Shelli Mader: Road to Ranching 11-14-11
When Merry Jones was growing up on a ranch in the sand hills of Nebraska in the 1940s, a farm wife’s place was in the house. At that time, few women took an active role in the day to day work of raising cattle. Jones, a self-proclaimed tomboy, was glad she was stuck somewhere in the middle of five sisters and one brother because it meant she got to do more work with the cattle than most farm girls her age.
“Since there were so many girls in my family, one of my sisters and I had to help my dad. We learned to rope, ride horses and mend fence,” she remembered. “We’d often ride for hours a day. It was common for us to leave the house at 4 or 5 a.m., to help neighbors round up cows.”
Though Jones experienced unusual freedom to help with the stock on her folk’s ranch, she was scrutinized in the cattle show circuit. “When my family first started showing cattle in the 1950s, people looked down on a woman in the show ring,” she said. “Boys were the only ones that were supposed to be in there. I showed cattle anyway, but a lot of people in the industry didn’t like it.”
During her lifetime Jones has seen some major changes in the way women in agriculture are viewed. Today most people aren’t surprised to see a women like Jones working alongside her husband on their ranch. Jones is in her 60s now and has been farming and ranching with her husband for over 35 years. She plays an active role in their commercial cattle and farming operation in Colorado. There isn’t a thing on the ranch (from fixing fence to hauling hay to pulling calves) that Jones doesn’t do.
I can’t help but be thankful to live in an era where women can be part of all facets of agriculture. Some of my favorite things to do when I was growing up were gather cattle on horseback, show calves and rodeo. I used to entertain the dream of being a vet, then I majored in animal science in college with the hopes of becoming a ruminant nutritionist. I eventually changed my major to agriculture communications and focused on building my writing career. Fifty or more years ago though, I wouldn’t have been able to have those dreams or opportunities.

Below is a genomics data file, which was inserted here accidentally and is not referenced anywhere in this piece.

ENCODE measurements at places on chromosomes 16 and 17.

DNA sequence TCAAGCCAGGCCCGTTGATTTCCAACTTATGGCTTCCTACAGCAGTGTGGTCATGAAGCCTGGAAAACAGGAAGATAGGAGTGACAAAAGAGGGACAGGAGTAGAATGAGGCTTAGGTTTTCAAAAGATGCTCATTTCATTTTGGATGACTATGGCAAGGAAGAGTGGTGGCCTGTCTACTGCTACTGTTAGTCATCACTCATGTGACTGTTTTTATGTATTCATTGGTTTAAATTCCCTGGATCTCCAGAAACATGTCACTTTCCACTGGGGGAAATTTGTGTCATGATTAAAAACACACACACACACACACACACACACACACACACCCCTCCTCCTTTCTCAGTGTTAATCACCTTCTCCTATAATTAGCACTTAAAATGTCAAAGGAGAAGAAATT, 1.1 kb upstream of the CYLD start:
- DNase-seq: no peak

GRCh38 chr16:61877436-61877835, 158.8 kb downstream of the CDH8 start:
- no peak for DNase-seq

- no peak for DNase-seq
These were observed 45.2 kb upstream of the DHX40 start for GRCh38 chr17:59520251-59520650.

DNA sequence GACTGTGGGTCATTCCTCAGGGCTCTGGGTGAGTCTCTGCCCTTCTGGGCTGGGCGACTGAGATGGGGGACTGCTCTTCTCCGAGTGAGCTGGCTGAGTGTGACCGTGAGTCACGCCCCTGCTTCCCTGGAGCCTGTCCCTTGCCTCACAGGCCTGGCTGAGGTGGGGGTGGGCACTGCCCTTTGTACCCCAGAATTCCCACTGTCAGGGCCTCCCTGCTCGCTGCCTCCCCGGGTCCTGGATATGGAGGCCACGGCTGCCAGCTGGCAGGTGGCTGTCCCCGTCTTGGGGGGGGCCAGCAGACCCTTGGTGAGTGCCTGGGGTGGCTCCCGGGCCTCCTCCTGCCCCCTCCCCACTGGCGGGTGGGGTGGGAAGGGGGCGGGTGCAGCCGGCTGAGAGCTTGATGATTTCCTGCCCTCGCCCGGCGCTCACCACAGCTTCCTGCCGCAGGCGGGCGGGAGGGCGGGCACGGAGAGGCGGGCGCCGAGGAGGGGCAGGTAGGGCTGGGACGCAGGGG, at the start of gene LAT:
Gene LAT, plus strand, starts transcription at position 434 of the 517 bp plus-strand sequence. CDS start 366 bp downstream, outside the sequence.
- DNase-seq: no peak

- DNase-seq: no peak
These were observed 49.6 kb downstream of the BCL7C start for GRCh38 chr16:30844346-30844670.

When I think about modern day agriculture, I can’t help but appreciate the work of true pioneers and innovators in the industry. Men like researcher and chemist George Washington Carver and farmer Frank Zybach – the inventor of the center pivot sprinkler – changed ag forever. But I also admire all the unnamed women who worked (often behind the scenes) to make farms and ranches successful.
Opal Howard is one of those “behind the scenes” women. She grew up on a farm in Missouri in the 1930s. Though she didn’t get to help with the horses like she wanted (she had too many brothers to do that) she worked hard on the farm too. In addition to the regular household chores to help her dad and brothers, she gathered eggs and cream to sell at the local store, gardened and took care chickens.
Early women in agriculture like Howard were truly the first stay at home mom entrepreneurs. They had multiple small income streams that helped support their families. As a stay at home mom trying to build a home-based business, I’m inspired by their example.
Today, women have more chances and support than ever to be involved in any sector of the ag industry. The University of Nebraska-Lincoln offers a Women in Ag program. The program is designed to help women develop skills to be successful in agriculture. The group provides educational material, offers advice and hold conferences.
The Farm Service Agency (FSA) also provides support for women interested in ag. They have a special Women’s Outreach Coordinator who works with FSA’s partner organizations to help increase the number of women owning and operating profitable farms and ag-related businesses.
Though I’m not one of those strong, skilled women like Jones who could run a ranch by herself (nor do I want to even try), I’m glad that I live in an era where I can have the opportunity. I’m grateful for the current part I get to play in agriculture (writing and blogging about it) and look forward to the added opportunity of not only being a rancher’s wife someday, but also an equal partner in an ag business. Thanks to all the hardworking men and women who came before me to make it possible.
You can follow Shelli on her blog at RoadtoRanching.com.